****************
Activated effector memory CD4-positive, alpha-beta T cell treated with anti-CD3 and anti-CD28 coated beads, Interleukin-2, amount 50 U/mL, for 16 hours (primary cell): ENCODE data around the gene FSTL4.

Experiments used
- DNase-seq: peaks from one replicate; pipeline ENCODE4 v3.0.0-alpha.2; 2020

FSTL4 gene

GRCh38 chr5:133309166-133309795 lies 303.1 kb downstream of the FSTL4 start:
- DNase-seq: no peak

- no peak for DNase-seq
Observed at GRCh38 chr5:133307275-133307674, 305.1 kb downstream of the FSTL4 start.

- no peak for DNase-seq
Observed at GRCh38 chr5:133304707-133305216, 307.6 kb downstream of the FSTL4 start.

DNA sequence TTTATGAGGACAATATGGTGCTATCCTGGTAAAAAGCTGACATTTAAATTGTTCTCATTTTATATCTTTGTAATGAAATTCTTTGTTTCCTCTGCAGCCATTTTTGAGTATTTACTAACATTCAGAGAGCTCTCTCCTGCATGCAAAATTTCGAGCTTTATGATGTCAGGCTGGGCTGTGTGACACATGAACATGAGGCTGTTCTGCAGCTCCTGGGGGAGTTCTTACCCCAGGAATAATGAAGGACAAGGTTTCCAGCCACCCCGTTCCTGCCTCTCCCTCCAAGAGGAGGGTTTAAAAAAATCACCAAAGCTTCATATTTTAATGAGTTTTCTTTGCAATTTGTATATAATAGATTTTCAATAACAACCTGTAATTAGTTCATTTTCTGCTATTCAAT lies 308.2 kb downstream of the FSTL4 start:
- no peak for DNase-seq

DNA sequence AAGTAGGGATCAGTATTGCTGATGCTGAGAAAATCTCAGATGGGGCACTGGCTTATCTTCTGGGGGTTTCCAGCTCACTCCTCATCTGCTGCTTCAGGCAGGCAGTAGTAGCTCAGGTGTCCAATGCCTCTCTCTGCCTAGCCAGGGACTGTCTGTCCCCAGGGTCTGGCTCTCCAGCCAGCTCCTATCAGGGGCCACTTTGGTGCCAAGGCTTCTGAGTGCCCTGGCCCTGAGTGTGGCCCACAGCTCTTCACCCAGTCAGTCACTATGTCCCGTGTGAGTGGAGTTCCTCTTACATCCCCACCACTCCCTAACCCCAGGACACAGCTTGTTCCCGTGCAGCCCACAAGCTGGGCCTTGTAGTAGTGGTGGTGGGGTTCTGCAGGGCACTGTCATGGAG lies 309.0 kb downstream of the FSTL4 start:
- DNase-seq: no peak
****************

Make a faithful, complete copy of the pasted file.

Activated effector memory CD4-positive, alpha-beta T cell treated with anti-CD3 and anti-CD28 coated beads, Interleukin-2, amount 50 U/mL, for 16 hours (primary cell): ENCODE data around the gene FSTL4.

Experiments used
- DNase-seq: peaks from one replicate; pipeline ENCODE4 v3.0.0-alpha.2; 2020

FSTL4 gene

GRCh38 chr5:133309166-133309795 lies 303.1 kb downstream of the FSTL4 start:
- DNase-seq: no peak

- no peak for DNase-seq
Observed at GRCh38 chr5:133307275-133307674, 305.1 kb downstream of the FSTL4 start.

- no peak for DNase-seq
Observed at GRCh38 chr5:133304707-133305216, 307.6 kb downstream of the FSTL4 start.

DNA sequence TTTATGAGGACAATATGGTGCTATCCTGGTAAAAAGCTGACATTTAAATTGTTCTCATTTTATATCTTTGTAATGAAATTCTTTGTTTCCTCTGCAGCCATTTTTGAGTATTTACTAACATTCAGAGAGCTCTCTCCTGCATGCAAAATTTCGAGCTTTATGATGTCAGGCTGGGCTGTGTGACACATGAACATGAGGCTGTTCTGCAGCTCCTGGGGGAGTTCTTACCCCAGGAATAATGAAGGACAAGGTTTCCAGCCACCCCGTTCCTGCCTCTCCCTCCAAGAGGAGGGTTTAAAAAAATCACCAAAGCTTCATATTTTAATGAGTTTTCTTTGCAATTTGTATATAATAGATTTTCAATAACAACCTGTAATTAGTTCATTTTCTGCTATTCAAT lies 308.2 kb downstream of the FSTL4 start:
- no peak for DNase-seq

DNA sequence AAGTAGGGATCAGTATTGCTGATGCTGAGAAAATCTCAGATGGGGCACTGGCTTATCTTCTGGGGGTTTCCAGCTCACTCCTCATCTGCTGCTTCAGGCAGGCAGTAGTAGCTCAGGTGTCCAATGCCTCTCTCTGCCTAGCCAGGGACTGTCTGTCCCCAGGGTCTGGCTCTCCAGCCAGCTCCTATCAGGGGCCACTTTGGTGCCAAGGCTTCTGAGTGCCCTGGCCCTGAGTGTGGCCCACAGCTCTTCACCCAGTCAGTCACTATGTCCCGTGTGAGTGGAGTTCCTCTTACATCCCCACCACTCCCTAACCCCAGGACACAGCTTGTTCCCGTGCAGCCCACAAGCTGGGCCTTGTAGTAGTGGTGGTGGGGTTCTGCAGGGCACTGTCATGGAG lies 309.0 kb downstream of the FSTL4 start:
- DNase-seq: no peak